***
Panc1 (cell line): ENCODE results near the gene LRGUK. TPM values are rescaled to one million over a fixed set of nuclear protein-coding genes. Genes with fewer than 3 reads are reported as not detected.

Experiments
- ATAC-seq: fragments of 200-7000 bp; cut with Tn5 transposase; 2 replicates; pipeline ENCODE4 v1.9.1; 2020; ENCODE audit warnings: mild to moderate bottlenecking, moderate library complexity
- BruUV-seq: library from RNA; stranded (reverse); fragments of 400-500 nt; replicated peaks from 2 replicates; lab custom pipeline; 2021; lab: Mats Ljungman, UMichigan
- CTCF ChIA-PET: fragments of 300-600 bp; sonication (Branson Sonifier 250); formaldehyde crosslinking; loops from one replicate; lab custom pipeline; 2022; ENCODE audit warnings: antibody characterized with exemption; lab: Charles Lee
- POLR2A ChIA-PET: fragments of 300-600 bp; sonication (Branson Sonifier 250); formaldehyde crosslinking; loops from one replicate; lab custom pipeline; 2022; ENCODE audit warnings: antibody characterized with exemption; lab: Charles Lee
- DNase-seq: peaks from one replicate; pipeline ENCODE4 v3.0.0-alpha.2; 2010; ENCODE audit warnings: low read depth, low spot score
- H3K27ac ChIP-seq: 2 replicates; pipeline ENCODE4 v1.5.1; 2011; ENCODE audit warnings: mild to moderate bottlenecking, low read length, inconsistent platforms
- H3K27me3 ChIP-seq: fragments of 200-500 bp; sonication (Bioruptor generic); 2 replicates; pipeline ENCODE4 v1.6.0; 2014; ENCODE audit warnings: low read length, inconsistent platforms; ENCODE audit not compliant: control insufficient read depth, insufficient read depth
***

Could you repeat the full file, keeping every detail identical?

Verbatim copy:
Panc1 (cell line): ENCODE results near the gene LRGUK. TPM values are rescaled to one million over a fixed set of nuclear protein-coding genes. Genes with fewer than 3 reads are reported as not detected.

Experiments
- ATAC-seq: fragments of 200-7000 bp; cut with Tn5 transposase; 2 replicates; pipeline ENCODE4 v1.9.1; 2020; ENCODE audit warnings: mild to moderate bottlenecking, moderate library complexity
- BruUV-seq: library from RNA; stranded (reverse); fragments of 400-500 nt; replicated peaks from 2 replicates; lab custom pipeline; 2021; lab: Mats Ljungman, UMichigan
- CTCF ChIA-PET: fragments of 300-600 bp; sonication (Branson Sonifier 250); formaldehyde crosslinking; loops from one replicate; lab custom pipeline; 2022; ENCODE audit warnings: antibody characterized with exemption; lab: Charles Lee
- POLR2A ChIA-PET: fragments of 300-600 bp; sonication (Branson Sonifier 250); formaldehyde crosslinking; loops from one replicate; lab custom pipeline; 2022; ENCODE audit warnings: antibody characterized with exemption; lab: Charles Lee
- DNase-seq: peaks from one replicate; pipeline ENCODE4 v3.0.0-alpha.2; 2010; ENCODE audit warnings: low read depth, low spot score
- H3K27ac ChIP-seq: 2 replicates; pipeline ENCODE4 v1.5.1; 2011; ENCODE audit warnings: mild to moderate bottlenecking, low read length, inconsistent platforms
- H3K27me3 ChIP-seq: fragments of 200-500 bp; sonication (Bioruptor generic); 2 replicates; pipeline ENCODE4 v1.6.0; 2014; ENCODE audit warnings: low read length, inconsistent platforms; ENCODE audit not compliant: control insufficient read depth, insufficient read depth